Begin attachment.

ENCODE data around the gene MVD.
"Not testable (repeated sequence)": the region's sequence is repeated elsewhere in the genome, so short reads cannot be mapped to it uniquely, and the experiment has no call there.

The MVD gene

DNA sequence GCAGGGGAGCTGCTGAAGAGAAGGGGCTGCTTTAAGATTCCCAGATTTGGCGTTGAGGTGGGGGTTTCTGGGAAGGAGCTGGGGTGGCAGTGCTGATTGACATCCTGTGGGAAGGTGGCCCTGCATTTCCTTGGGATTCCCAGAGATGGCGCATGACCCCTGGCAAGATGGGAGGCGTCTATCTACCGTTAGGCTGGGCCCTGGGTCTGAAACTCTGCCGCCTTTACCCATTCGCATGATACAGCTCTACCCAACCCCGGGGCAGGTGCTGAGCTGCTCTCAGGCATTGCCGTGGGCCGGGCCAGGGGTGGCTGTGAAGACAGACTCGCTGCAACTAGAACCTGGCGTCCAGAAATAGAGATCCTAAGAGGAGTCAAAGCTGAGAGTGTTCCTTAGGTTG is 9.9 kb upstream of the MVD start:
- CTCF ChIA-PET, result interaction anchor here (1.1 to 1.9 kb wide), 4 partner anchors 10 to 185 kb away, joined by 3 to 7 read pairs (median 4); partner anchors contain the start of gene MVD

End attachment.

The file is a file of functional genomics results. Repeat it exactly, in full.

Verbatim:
ENCODE data around the gene MVD.
"Not testable (repeated sequence)": the region's sequence is repeated elsewhere in the genome, so short reads cannot be mapped to it uniquely, and the experiment has no call there.

The MVD gene

DNA sequence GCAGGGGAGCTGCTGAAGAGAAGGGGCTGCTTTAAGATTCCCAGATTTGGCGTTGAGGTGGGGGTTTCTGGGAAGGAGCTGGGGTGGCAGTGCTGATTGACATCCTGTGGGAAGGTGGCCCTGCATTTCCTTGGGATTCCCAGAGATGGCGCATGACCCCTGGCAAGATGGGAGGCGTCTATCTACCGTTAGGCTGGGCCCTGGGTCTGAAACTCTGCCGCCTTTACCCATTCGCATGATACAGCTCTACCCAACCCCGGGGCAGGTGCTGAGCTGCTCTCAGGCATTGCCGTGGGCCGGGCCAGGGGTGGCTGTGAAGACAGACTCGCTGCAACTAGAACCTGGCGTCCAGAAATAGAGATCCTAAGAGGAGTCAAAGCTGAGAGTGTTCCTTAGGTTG is 9.9 kb upstream of the MVD start:
- CTCF ChIA-PET, result interaction anchor here (1.1 to 1.9 kb wide), 4 partner anchors 10 to 185 kb away, joined by 3 to 7 read pairs (median 4); partner anchors contain the start of gene MVD